The Benue South senatorial district rerun election is around the corner. With the nullification of the election of the former Senate President, David Mark, he is set to test his popularity once again, but his opponent in the rerun election is not making matters easy for the former number three man, writes EMMA ALOZIE


‘People of the Year’ being those people who have, in my estimation, most affected the lives of the people of Nigeria, or have been at the heart of the most momentous happenings in the country, in the outgoing year. In no particular order:
Goodluck Ebele Jonathan. I can’t think of many other people who would have willingly handed over power the way Goodluck Jonathan did. It’s of course in keeping with his ‘I-don’t-like-wahala’ mien; the same attitude that I believe cost him a second term. Even in the face of much pressure to follow the archetypal African-Leader route, Jonathan settled for the still small voice of reason. It’s easy to look back and laugh about it now, but just imagine if Godsday Orubebe’s drama had resulted in the intended effect. Imagine Jonathan had not called to concede defeat early on. Imagine there had been a stalemate. For following the path that helped avoid this, and deflate all the doomsday predictions (and the eager expectations of many foreign journalists who swarmed the country anticipating scenes of the sort of post-election chaos one tends to associate with ‘Africa’), Goodluck Jonathan wrote his name in a special place. Mr. Jonathan also earns a place on this list for the way he pushed the people he governed, first to the edge, and then over it. Many of us underestimate just how much work that took, to make a people cursed with a painfully short collective memory, and endless reserves of pardon, to choose a septuagenarian ex-general over a younger doctorate degree holder. President Buhari should forever be grateful to Jonathan on that score, because Jonathan lost that election more than Buhari won it.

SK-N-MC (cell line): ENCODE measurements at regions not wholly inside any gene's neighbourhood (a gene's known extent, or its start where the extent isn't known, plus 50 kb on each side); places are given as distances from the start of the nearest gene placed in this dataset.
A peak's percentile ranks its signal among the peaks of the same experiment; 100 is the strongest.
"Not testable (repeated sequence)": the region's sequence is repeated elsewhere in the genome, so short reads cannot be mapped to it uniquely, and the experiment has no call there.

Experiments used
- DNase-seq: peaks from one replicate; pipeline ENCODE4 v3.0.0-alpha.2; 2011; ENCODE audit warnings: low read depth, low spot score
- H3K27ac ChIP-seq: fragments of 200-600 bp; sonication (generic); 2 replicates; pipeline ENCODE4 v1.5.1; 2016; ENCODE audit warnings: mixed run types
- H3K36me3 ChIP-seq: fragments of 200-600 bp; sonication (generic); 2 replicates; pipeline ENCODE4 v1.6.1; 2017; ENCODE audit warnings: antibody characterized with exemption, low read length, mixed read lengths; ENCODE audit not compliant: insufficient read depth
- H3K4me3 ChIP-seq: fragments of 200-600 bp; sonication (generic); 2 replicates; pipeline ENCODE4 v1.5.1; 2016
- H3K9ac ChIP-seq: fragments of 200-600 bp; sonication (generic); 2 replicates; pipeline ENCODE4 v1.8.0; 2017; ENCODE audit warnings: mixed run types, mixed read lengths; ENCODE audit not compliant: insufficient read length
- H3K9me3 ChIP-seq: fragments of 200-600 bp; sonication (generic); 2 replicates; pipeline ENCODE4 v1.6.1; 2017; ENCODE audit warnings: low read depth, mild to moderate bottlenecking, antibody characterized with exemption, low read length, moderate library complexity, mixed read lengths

Diezani Alison-Madueke. Her name, Diezani, means ‘Look Before You Leap’ in her native Izon dialect. There’s little evidence she heeded that advice, before the music stopped in May. DAM, as we’ve come to know her, has been in the news more than any other Nigerian woman this year. All through the Jonathan years many believed she was one of the powers behind the throne, with even more clout than the titular Coordinating Minister of the Economy. What she’s best known for is her handling – or mishandling – of the oil Ministry in the five years during which she ran it. ‘Sweetheart’ deals flowed out to eager beneficiaries, a good number of whom may have ended up short-changing her just as much as Nigeria was being short-changed. Shortly after the elections she fled to the UK, where she is now being investigated for money laundering. The Diezani story leaves more questions than answers: how did she manage to retain her job and influence, in spite of how much she was disliked, not just by the opposition, and the populace, but also by government insiders. It appears that there were several forces within the government who had long wanted President Jonathan to sacrifice her. But he either was unwilling or unable, or both. Someday I hope someone tells the story of how DAM came to wield that much power over President Jonathan. In her story lies a big lesson for the new president: Beware of the confidant or associate or kitchen-cabineter who lurks dangerously in your blind spot and does incalculable damage to your reputation and legacy.
Sambo Dasuki. Dasuki’s clout began to manifest itself when he led the military chiefs to secure a six-week election postponement. At that time there were rumours that he was trying to scuttle the elections because of fears that the role he played in overthrowing the Buhari military government 30 years ago would earn him grand retribution from an elected President Buhari. Dasuki led the military and intelligence agencies to force INEC to postpone the elections (even though of course INEC itself was, let’s be honest, severely unprepared for the February polls). Since he was relieved of his job in August, he has been in the news for different reasons – challenging DAM for first place on the list of persons who best embody the profligacy and patronage of the Jonathan era.
Attahiru Jega. Not so much for the logistical prowess of INEC under his watch (debatable), but for the preternatural calm that he demonstrated at a moment when most other people – being rational human beings – would have responded in an ultimately unproductive manner.